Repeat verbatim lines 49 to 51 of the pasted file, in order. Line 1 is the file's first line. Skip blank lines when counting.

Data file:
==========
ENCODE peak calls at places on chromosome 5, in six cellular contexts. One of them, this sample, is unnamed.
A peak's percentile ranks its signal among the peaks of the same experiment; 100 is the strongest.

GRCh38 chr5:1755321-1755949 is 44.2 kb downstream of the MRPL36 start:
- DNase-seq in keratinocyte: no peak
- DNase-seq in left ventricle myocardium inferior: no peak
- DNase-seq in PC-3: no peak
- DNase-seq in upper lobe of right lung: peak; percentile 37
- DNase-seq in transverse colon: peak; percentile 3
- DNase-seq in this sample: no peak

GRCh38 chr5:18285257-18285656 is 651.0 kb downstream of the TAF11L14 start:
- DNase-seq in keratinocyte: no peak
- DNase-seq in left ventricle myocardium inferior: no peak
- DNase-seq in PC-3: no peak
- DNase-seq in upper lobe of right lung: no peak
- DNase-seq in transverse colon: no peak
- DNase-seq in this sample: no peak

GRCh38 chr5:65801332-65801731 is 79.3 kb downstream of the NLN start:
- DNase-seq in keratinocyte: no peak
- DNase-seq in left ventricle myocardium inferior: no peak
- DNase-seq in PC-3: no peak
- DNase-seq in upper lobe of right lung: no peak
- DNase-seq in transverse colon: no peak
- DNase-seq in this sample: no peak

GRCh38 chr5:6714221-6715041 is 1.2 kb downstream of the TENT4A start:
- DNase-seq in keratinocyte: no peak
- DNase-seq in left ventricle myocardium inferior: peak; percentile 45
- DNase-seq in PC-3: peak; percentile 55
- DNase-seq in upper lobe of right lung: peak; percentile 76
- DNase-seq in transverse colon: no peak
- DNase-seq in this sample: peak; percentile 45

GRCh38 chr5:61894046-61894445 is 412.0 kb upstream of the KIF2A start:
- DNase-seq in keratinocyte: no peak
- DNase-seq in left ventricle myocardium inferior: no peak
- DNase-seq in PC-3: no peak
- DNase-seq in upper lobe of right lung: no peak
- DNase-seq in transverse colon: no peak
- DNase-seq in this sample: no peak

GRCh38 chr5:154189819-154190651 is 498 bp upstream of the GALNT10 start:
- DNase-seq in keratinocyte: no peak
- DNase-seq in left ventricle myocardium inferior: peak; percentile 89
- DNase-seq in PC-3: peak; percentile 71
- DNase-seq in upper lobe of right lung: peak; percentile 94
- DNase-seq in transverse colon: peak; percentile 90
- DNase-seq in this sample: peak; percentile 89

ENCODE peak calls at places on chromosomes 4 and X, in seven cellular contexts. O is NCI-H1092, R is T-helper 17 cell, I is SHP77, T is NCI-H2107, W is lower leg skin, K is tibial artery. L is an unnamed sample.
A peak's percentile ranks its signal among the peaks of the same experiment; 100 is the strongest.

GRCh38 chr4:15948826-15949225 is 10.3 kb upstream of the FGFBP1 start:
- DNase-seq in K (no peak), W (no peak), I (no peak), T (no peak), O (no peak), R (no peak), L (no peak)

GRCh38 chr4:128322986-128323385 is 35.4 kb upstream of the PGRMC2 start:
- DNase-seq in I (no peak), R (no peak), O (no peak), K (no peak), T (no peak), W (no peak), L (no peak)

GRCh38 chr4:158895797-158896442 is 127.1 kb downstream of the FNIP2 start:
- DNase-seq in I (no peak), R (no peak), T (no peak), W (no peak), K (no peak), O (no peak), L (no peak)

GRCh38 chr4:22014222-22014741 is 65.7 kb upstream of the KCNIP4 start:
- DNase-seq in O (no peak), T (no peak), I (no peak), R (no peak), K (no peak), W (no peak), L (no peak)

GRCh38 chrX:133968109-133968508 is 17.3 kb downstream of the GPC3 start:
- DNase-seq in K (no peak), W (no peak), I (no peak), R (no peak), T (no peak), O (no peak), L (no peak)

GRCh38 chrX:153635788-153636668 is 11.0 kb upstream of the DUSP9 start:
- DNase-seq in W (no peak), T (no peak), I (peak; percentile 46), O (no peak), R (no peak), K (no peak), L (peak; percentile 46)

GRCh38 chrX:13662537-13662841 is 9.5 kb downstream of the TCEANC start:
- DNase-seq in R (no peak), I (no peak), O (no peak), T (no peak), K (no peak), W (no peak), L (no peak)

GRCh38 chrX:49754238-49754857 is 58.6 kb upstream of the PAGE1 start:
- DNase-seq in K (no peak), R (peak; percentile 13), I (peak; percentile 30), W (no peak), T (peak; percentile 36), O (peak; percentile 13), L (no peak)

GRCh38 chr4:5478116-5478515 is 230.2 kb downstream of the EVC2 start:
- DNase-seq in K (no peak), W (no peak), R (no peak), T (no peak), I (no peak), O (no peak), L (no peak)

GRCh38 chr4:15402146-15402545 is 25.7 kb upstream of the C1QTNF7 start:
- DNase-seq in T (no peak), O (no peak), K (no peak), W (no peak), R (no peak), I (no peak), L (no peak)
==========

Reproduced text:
GRCh38 chr4:128322986-128323385 is 35.4 kb upstream of the PGRMC2 start:
- DNase-seq in I (no peak), R (no peak), O (no peak), K (no peak), T (no peak), W (no peak), L (no peak)

GRCh38 chr4:158895797-158896442 is 127.1 kb downstream of the FNIP2 start: